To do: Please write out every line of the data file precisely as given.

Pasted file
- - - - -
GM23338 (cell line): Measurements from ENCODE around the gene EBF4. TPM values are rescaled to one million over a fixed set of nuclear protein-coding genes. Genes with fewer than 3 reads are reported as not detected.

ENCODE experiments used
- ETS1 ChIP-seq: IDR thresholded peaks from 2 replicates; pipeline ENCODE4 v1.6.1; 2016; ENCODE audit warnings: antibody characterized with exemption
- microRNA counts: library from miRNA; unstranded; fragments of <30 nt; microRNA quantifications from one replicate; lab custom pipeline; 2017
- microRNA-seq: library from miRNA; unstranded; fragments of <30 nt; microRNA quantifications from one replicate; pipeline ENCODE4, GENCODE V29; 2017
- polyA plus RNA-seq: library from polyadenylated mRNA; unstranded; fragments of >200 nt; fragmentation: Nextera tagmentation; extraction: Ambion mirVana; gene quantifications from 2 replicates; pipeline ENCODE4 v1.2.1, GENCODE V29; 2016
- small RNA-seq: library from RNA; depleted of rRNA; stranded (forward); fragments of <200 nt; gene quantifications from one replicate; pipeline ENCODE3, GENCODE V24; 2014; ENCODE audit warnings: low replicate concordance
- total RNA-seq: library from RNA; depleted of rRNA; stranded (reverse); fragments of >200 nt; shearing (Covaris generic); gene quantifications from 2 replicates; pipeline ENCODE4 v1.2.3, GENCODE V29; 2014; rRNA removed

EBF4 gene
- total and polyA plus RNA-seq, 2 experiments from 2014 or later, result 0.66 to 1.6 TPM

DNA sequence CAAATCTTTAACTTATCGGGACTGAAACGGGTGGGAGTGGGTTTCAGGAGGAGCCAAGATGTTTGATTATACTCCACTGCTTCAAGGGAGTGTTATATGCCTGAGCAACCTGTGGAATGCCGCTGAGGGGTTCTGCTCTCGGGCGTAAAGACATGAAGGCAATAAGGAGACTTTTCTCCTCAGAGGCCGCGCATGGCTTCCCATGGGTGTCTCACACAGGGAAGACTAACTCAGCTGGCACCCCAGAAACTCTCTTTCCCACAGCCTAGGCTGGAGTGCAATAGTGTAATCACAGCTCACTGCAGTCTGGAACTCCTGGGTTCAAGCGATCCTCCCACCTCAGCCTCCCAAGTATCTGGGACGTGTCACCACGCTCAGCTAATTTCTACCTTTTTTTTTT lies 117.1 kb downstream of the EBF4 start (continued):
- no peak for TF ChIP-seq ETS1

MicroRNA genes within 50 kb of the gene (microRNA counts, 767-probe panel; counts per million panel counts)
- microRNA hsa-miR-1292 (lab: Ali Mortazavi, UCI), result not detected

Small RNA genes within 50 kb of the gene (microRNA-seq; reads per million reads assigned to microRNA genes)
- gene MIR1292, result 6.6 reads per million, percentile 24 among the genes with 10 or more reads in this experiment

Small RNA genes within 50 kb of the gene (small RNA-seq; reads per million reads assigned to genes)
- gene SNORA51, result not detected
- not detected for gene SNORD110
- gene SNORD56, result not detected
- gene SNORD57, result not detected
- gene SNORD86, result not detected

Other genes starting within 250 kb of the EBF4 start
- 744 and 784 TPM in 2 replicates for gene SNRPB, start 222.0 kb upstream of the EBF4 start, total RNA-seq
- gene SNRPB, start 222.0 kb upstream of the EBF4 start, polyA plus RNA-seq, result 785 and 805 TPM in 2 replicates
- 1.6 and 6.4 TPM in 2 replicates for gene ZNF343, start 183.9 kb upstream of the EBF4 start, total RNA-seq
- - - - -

GM23338 (cell line): Measurements from ENCODE around the gene EBF4. TPM values are rescaled to one million over a fixed set of nuclear protein-coding genes. Genes with fewer than 3 reads are reported as not detected.

ENCODE experiments used
- ETS1 ChIP-seq: IDR thresholded peaks from 2 replicates; pipeline ENCODE4 v1.6.1; 2016; ENCODE audit warnings: antibody characterized with exemption
- microRNA counts: library from miRNA; unstranded; fragments of <30 nt; microRNA quantifications from one replicate; lab custom pipeline; 2017
- microRNA-seq: library from miRNA; unstranded; fragments of <30 nt; microRNA quantifications from one replicate; pipeline ENCODE4, GENCODE V29; 2017
- polyA plus RNA-seq: library from polyadenylated mRNA; unstranded; fragments of >200 nt; fragmentation: Nextera tagmentation; extraction: Ambion mirVana; gene quantifications from 2 replicates; pipeline ENCODE4 v1.2.1, GENCODE V29; 2016
- small RNA-seq: library from RNA; depleted of rRNA; stranded (forward); fragments of <200 nt; gene quantifications from one replicate; pipeline ENCODE3, GENCODE V24; 2014; ENCODE audit warnings: low replicate concordance
- total RNA-seq: library from RNA; depleted of rRNA; stranded (reverse); fragments of >200 nt; shearing (Covaris generic); gene quantifications from 2 replicates; pipeline ENCODE4 v1.2.3, GENCODE V29; 2014; rRNA removed

EBF4 gene
- total and polyA plus RNA-seq, 2 experiments from 2014 or later, result 0.66 to 1.6 TPM

DNA sequence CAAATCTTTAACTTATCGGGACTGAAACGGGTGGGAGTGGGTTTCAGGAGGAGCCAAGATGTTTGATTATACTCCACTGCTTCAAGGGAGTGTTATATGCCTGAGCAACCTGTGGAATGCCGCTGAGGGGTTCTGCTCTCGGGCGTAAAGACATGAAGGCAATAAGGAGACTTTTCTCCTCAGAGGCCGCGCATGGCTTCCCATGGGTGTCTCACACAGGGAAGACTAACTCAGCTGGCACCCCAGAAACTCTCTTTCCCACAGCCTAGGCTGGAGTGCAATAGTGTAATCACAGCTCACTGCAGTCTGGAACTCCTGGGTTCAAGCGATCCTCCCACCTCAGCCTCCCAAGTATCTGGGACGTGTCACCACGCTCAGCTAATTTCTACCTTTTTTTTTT lies 117.1 kb downstream of the EBF4 start (continued):
- no peak for TF ChIP-seq ETS1

MicroRNA genes within 50 kb of the gene (microRNA counts, 767-probe panel; counts per million panel counts)
- microRNA hsa-miR-1292 (lab: Ali Mortazavi, UCI), result not detected

Small RNA genes within 50 kb of the gene (microRNA-seq; reads per million reads assigned to microRNA genes)
- gene MIR1292, result 6.6 reads per million, percentile 24 among the genes with 10 or more reads in this experiment

Small RNA genes within 50 kb of the gene (small RNA-seq; reads per million reads assigned to genes)
- gene SNORA51, result not detected
- not detected for gene SNORD110
- gene SNORD56, result not detected
- gene SNORD57, result not detected
- gene SNORD86, result not detected

Other genes starting within 250 kb of the EBF4 start
- 744 and 784 TPM in 2 replicates for gene SNRPB, start 222.0 kb upstream of the EBF4 start, total RNA-seq
- gene SNRPB, start 222.0 kb upstream of the EBF4 start, polyA plus RNA-seq, result 785 and 805 TPM in 2 replicates
- 1.6 and 6.4 TPM in 2 replicates for gene ZNF343, start 183.9 kb upstream of the EBF4 start, total RNA-seq